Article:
Tuesday, 18 March 2014

Keeping The Lights On


In a recently published IPSOS-MORI poll some interesting statistics emerged, not least Q23H ‘The independence of scientists is often put at risk by the interests of their funders’. 77% agreed with that question, so all is not quite lost when pondering the vagaries of Big Pharma and the Big Six.

Then again, Q12C asks an opinion on this statement: ‘Human activity does not have a significant effect on the climate’. 75% disagreed.  That’s three-quarters of those polled who believe that we humans can, in some miraculous way, control the climate.

When asked about renewable energy (Q7J) 12% answered ‘very well informed’ and 49% ‘fairly well informed’. That leaves over a third content to pay ever increasing utility bills without question.  Rather scary, particularly when we’re all supposed to be feeling the pinch more and more.

Bishop’s Hill noted ’76% of adults support offshore wind’ and ’58% think that offshore wind will have a positive effect on the UK economy’.  Here’s a good link to the cost of off-shore wind farms.

This weekend the Sunday Post published a special investigation into the ‘true’ cost of the Scottish Government’s ‘turbine obsession’. The Sunday Post is well known for being a Tory supporting newspaper but over the years I have found its investigative journalism of a good quality.  Currently there are 210 operational wind farms in Scotland with at least 2,400 turbines. £2.8billion has been paid to operators since May 2007, adding almost £69 to the average household’s cost of living, with £33 of that in electricity charges alone.

The next paragraph is more concerning:

The annual subsidy in Scotland stands at £434 million, with experts speculating that figure could top £1 billion by the end of the decade.

If these ‘experts’ are anywhere near the mark, our utility bills will rise to such an extent that only the really wealthy will be able to buy food for themselves.

The Scottish Government’s answer to critics is that wind farms have secured almost 12,000 jobs.  I’ve yet to meet anyone who knows of anyone connected with the wind farm industry, have you?  Considering these farms are built by foreign businesses who use their own labour forces, I am sceptical about the contribution wind farms bring to the Scottish economy.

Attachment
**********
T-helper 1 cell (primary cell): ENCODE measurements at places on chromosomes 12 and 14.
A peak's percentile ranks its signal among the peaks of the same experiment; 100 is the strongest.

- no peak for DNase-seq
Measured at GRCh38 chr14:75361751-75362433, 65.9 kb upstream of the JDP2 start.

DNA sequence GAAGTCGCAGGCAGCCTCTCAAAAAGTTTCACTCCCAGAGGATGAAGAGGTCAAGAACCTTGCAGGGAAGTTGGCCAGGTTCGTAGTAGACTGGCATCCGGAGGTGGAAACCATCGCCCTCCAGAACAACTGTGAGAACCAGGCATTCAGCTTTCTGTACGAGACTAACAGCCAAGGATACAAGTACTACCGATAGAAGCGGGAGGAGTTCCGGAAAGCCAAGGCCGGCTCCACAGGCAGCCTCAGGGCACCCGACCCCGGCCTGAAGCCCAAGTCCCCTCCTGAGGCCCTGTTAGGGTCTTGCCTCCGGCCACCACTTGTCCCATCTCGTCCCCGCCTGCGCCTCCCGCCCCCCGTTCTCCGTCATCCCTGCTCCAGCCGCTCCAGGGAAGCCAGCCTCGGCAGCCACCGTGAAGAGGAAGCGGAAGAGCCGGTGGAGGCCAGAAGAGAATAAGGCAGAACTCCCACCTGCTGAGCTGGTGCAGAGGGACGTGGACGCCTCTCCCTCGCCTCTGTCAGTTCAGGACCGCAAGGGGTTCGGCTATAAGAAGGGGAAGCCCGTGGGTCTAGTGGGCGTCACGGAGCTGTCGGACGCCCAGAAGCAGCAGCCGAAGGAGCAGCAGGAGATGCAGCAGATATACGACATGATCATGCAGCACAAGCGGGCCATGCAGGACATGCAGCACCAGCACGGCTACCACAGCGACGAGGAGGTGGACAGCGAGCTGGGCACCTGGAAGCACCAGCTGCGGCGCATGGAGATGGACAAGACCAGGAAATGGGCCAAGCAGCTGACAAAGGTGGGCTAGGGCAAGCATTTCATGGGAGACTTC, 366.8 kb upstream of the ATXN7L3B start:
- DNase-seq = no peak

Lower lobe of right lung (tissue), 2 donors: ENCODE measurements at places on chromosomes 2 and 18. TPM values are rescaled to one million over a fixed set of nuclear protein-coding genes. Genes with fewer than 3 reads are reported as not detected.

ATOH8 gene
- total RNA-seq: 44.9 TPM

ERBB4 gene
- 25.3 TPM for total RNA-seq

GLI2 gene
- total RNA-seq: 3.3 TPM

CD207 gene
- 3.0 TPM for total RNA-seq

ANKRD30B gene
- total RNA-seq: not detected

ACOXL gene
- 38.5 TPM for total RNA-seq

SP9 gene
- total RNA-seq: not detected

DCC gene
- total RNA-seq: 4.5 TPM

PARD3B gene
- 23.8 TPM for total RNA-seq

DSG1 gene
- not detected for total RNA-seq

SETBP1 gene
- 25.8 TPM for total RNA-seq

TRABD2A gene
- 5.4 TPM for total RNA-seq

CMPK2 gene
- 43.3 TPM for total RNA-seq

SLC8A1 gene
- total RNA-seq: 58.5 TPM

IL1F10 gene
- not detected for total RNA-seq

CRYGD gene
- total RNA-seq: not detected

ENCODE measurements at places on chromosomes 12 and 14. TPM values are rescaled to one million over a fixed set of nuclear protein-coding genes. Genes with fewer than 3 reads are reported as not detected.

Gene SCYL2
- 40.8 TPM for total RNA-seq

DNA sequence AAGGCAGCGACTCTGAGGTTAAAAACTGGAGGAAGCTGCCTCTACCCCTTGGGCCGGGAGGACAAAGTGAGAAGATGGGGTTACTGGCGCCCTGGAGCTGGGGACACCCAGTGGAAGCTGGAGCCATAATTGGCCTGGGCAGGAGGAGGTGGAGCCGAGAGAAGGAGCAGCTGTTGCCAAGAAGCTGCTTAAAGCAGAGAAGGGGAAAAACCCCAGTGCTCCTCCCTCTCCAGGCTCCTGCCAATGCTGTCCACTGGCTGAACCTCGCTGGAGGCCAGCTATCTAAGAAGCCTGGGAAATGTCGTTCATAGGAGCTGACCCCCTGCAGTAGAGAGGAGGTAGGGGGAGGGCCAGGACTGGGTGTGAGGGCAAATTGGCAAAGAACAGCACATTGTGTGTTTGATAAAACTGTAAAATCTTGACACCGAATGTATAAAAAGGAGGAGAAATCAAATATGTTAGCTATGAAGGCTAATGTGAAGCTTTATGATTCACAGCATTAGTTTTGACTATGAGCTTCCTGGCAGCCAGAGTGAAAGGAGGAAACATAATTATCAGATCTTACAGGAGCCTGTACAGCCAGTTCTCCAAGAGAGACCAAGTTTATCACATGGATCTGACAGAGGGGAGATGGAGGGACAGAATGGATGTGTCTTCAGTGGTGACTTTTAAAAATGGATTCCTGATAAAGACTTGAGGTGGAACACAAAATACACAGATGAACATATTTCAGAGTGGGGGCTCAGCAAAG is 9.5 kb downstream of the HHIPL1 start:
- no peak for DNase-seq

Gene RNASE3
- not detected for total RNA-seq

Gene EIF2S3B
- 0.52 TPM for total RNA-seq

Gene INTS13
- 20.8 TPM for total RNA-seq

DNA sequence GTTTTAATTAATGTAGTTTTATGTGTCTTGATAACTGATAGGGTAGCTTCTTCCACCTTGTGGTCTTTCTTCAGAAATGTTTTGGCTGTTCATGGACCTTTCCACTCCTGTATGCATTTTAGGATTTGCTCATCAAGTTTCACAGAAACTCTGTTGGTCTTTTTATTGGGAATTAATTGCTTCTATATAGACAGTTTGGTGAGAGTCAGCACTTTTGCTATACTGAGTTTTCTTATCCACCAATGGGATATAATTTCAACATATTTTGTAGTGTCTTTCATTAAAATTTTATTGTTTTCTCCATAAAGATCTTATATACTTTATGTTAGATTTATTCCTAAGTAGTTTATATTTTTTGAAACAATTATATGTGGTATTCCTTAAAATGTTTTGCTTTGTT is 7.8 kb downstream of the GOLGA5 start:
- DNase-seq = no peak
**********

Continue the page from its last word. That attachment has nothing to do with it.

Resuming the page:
When you read the Sunday Post’s article, one word, repeated three times by wind farm supporters, gives a clue to the endless building of these monstrosities.  No, it’s not money (although that is also a priority) but targets.  

But, as the anti-wind farm campaigner said “Our communities are under siege”.  Indeed they are and the sieges will continue unless politicians are told firmly that wind farm targets must be reduced.  I support Murdo Fraser’s accusation that ‘the Scottish Government has an obsession with turbines’.

Will the public protest to continue to meekly pay ever increasing utility bills?


27 comments:

Crinkly & Ragged Arsed Philosophers said...

The problem lies not on whether or not the capture of renewable energy is a boon; but why any commercial operation should be subsidised for being allowed to invest in them?

We do not want to repeat the mistakes of oil. Energy resources of any nature should ultimately be under state control for the benefit of the nation.

Sobers said...

More to the point will English utility bill payers continue to pay extra for their fuel in order for wind farms in an independent Scotland to receive large cash payments? There aren't enough people in Scotland to generate the subsidies for all the Scottish renewables - it requires a larger population to spread the cost over.

JimS said...

I can understand that the general public as a whole has difficulties in grasping the scale of energy demand and supply but there is no excuse for politicians who have control over energy policy.